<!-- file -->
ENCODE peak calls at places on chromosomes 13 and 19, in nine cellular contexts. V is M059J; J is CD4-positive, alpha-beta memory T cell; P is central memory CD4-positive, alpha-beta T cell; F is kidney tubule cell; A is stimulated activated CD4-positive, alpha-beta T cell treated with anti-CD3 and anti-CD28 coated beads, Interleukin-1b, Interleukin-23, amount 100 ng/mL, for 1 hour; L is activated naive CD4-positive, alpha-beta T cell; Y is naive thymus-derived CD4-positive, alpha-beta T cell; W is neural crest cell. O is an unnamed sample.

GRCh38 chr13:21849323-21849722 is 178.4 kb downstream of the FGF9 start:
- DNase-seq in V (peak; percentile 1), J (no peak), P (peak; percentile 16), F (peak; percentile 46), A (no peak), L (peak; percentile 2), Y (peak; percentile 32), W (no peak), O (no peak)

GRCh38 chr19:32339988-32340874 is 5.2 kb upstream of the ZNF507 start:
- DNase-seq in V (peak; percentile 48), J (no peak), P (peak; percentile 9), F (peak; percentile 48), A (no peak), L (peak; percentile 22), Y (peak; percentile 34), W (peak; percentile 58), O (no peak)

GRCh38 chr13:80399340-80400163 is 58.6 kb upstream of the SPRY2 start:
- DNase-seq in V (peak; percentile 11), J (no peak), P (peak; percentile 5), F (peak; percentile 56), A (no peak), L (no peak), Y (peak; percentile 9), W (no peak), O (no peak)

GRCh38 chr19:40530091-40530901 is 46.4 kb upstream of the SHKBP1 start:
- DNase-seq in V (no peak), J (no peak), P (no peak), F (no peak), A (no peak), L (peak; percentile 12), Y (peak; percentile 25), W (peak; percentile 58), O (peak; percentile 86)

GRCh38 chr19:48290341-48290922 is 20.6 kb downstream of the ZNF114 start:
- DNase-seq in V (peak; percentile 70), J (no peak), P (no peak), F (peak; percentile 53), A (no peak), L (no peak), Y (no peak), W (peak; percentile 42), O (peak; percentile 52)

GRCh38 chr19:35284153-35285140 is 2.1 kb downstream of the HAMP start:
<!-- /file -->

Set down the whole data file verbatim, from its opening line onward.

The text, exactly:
ENCODE peak calls at places on chromosomes 13 and 19, in nine cellular contexts. V is M059J; J is CD4-positive, alpha-beta memory T cell; P is central memory CD4-positive, alpha-beta T cell; F is kidney tubule cell; A is stimulated activated CD4-positive, alpha-beta T cell treated with anti-CD3 and anti-CD28 coated beads, Interleukin-1b, Interleukin-23, amount 100 ng/mL, for 1 hour; L is activated naive CD4-positive, alpha-beta T cell; Y is naive thymus-derived CD4-positive, alpha-beta T cell; W is neural crest cell. O is an unnamed sample.

GRCh38 chr13:21849323-21849722 is 178.4 kb downstream of the FGF9 start:
- DNase-seq in V (peak; percentile 1), J (no peak), P (peak; percentile 16), F (peak; percentile 46), A (no peak), L (peak; percentile 2), Y (peak; percentile 32), W (no peak), O (no peak)

GRCh38 chr19:32339988-32340874 is 5.2 kb upstream of the ZNF507 start:
- DNase-seq in V (peak; percentile 48), J (no peak), P (peak; percentile 9), F (peak; percentile 48), A (no peak), L (peak; percentile 22), Y (peak; percentile 34), W (peak; percentile 58), O (no peak)

GRCh38 chr13:80399340-80400163 is 58.6 kb upstream of the SPRY2 start:
- DNase-seq in V (peak; percentile 11), J (no peak), P (peak; percentile 5), F (peak; percentile 56), A (no peak), L (no peak), Y (peak; percentile 9), W (no peak), O (no peak)

GRCh38 chr19:40530091-40530901 is 46.4 kb upstream of the SHKBP1 start:
- DNase-seq in V (no peak), J (no peak), P (no peak), F (no peak), A (no peak), L (peak; percentile 12), Y (peak; percentile 25), W (peak; percentile 58), O (peak; percentile 86)

GRCh38 chr19:48290341-48290922 is 20.6 kb downstream of the ZNF114 start:
- DNase-seq in V (peak; percentile 70), J (no peak), P (no peak), F (peak; percentile 53), A (no peak), L (no peak), Y (no peak), W (peak; percentile 42), O (peak; percentile 52)

GRCh38 chr19:35284153-35285140 is 2.1 kb downstream of the HAMP start: